Wednesday, January 26, 2011

What I've Read This Week

What I've Read This Week Part I . . . 

 The Thirteenth Child by Patricia C. Wrede -- Young Adult Historical/ Fantasy Fiction

Set in an alternate America, or Columbia, as it is called,in the 19th century, this book is a coming-of-age tale about Eff Rothmer, the thirteenth child in a family of fourteen children. Eff's twin brother Lan is a "double seven," the seventh son of a seventh son. In their small, magical community, Lan is revered for his natural magic and extra special good luck. Eff is not so lucky. Being the 13th child is considered unlucky and it is assumed the child will "go bad" one day. Eff lives in the shadow of Lan and is forced to put up with the taunting and tormenting of her cousins and the hatred of her uncle while Lan is held up and revered. When Eff and Lan are five, their Papa accepts a position at a new land-grand college in The North Plains Territory, just east of the Great Barrier that protects humans from the dangerous magical creatures that inhabit the West. In Mill City no one knows Eff and Lan or what they are and their parents ensure that their upbringing as as normal as possible. As they get older and their magical training begins, Eff Eff wonders if whether she really is unlucky and blames herself for anything that goes wrong. She confides in her favorite teacher, Miss Ochiba, who teaches Eff different types of magic and ways of seeing things that are different from the traditional Avrupan way. Still, Eff worries though her friend William thinks she's pretty special. A crop-eating grub crises in the settlements brings the Rothmers to the Rationalist Settlement, where people rely on hard work to get by, rather than magic. There Eff figures out her own magical dilemma and discovers just who she really is and what she is meant to be.  This story is told in the first-person past tense, which makes it difficult to read. Eff tells her story from age five to age eighteen as a summary of her life. Unfortunately, it takes the entire book to get anywhere and achieve anything like a plot. As a result, the ending feels rushed and summarized. The magical world isn't as charming and fully fleshed out as Harry Potter's world and creates a lot of confusion. I would have also enjoyed learning more about the strange beasts before they enter the story. This book lacks Wrede's characteristic humor and features a heroine with such little self-esteem that she's not very enjoyable to read about. I much prefer Wrede's stories about 19th century England in a world that is much like our own to this far flung fantasy. I wouldn't recommend this book to adults but I think 8-12 year olds who haven't read much fantasy will enjoy it.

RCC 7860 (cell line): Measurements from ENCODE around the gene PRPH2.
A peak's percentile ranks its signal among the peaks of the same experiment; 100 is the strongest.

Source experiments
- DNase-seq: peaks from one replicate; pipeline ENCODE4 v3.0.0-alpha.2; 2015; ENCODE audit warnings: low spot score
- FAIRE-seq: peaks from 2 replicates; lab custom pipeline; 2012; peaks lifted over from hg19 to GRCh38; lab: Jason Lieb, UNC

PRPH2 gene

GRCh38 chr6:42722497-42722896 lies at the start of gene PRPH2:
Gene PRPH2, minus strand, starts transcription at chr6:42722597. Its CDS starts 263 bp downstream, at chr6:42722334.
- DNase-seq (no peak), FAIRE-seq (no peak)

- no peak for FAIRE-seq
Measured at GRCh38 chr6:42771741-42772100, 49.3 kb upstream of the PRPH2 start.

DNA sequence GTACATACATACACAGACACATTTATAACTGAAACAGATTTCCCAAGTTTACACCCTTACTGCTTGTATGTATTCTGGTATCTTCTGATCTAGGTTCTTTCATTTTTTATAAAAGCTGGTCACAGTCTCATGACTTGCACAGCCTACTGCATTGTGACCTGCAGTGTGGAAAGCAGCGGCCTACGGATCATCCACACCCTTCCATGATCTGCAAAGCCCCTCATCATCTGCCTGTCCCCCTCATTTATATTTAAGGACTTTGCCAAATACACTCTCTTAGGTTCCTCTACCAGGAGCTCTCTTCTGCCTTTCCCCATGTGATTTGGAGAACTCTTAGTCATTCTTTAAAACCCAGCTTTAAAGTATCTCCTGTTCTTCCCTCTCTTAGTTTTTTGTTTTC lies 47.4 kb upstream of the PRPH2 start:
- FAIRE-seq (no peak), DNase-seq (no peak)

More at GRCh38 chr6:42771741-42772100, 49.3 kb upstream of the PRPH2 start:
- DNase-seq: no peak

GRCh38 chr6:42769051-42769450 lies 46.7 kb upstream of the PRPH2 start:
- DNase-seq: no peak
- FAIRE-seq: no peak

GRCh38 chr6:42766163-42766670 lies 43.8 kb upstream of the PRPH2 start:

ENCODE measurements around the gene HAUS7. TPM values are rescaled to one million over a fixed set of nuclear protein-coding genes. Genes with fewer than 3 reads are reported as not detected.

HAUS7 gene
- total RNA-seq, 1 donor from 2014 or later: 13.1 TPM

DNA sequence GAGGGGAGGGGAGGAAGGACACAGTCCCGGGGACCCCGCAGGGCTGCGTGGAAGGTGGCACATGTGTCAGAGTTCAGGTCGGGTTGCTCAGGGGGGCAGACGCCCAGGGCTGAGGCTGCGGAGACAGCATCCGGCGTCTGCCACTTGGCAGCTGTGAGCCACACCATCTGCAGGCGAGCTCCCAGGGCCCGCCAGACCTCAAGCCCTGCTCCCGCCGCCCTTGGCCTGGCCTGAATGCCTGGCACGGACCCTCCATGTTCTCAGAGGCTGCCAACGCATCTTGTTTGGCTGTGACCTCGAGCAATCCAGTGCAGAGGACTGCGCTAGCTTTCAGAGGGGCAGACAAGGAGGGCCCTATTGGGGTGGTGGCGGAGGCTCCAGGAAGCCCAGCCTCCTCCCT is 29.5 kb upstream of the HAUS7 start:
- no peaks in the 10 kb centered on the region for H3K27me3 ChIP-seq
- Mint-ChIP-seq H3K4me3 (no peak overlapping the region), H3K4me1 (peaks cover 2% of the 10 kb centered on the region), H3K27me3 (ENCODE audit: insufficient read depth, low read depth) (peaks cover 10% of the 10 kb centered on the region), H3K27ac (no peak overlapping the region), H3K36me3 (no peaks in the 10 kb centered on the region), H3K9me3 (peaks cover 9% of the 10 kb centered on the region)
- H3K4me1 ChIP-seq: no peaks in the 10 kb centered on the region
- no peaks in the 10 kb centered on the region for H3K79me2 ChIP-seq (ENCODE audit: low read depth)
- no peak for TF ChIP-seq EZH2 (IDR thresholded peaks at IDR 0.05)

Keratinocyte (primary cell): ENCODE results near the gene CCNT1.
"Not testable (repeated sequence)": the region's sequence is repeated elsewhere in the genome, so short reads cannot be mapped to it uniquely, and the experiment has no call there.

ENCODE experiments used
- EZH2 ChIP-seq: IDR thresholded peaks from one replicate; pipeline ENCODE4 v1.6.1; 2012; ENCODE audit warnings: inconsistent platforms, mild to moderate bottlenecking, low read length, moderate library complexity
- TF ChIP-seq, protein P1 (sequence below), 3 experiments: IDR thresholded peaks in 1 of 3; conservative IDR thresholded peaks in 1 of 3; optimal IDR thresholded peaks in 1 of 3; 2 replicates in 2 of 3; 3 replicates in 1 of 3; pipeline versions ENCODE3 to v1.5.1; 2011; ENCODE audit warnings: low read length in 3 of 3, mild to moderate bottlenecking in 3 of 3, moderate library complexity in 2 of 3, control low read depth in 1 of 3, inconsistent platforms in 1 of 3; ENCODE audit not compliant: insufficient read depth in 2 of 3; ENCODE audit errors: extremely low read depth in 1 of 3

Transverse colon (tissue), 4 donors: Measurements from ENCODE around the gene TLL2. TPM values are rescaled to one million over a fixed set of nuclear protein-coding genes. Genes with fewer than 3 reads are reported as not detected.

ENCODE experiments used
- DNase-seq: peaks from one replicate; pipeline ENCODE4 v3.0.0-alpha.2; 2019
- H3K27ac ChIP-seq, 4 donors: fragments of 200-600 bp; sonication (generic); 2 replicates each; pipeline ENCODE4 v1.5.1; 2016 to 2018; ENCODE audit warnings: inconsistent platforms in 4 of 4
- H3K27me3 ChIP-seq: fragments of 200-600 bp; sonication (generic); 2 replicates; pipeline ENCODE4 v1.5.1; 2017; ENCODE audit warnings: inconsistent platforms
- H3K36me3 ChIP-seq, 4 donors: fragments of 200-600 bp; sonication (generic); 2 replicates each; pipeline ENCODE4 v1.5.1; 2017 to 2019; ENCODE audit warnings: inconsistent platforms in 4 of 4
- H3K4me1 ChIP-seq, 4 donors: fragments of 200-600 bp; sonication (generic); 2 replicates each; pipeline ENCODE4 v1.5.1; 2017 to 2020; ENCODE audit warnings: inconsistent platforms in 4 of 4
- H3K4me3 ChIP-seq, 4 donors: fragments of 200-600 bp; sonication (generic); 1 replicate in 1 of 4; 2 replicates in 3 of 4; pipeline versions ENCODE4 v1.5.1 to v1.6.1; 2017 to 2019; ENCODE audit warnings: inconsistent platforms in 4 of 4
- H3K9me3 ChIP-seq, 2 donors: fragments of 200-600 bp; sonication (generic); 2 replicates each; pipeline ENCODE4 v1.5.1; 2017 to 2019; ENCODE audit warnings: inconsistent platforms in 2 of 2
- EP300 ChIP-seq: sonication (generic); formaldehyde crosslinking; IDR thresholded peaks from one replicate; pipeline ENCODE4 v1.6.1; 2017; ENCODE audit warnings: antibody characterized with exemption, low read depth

Cate of the Lost Colony by Lisa Klein -- Young Adult Historical Fiction 

Lady Catherine Archer's father dies for his Queen and his country, leaving Catherine an orphan thrown on the mercy of poor, unfeeling relatives. When a summons from Queen Elizabeth (I) arrives, Catherine is thrilled to join the Queen's court as a maid of honor. Catherine soon learns that life with Queen Elizabeth is not as fun as it sounds. The aging queen is much troubled and her mood changes by the minute. Some of the other maids are not quite friendly. Still, Catherine enjoys her new life, especially the handsome Walter Ralegh who captures the Queen's eye and becomes her new favorite. Walter, too, is smitten by the bold, beautiful young maid. As Walter Ralegh becomes elevated in the Queen's favor, he dreams of settling a colony in the New World in a new land he will name Virginia after the Queen and a land in which he will be ruler. After some setbacks, an initial party returns with tales of an Eden on earth and friendly "savages." They even return with two Indians to show the Queen: Wanchese, an older, cynical Roanoke leader and Manteo, a young Croatoan man with big dreams. Catherine is fascinated by the tales of adventure in the wilderness and longs to see it for herself. She dreams of being by Sir Walter's side as they rule Eden in peace. Catherine's dream is shattered when the jealous Queen discovers Catherine and Sir Walter's secret love. Catherine is betrayed and banished; banished to the new land they call Virginia. Life in Virginia is not quite what Catherine, now called Cate, had dreamed of. Her beloved Walter remains in England and Eden is nowhere to be found around Roanoke. The English quarrel with each other, worry about attacks from the Spanish and the Indians as they try to make their new home in this strange land. The Indians are not thrilled to have the English settle on their lands but Cate manages to make a fragile peace with the women, while Manteo works on the male leaders of neighboring tribes. The colonists wonder if Manteo is trustworthy and whether ships will return with the supplies they desperately need. Manteo dreams of honor and glory for his people, but questions the best way to do it. Should he side with the antagonistic Wanchese or  help the English who have become his friends, especially the beautiful "ladi-cate"? Meanwhile, back in England, Sir Walter struggles to maintain the favor of the Queen so that he can sail to Virginia, become wealthy and return with Lady Catherine. Strong-willed, opinionated and brave, Catherine is ready to face any challenge that comes her way.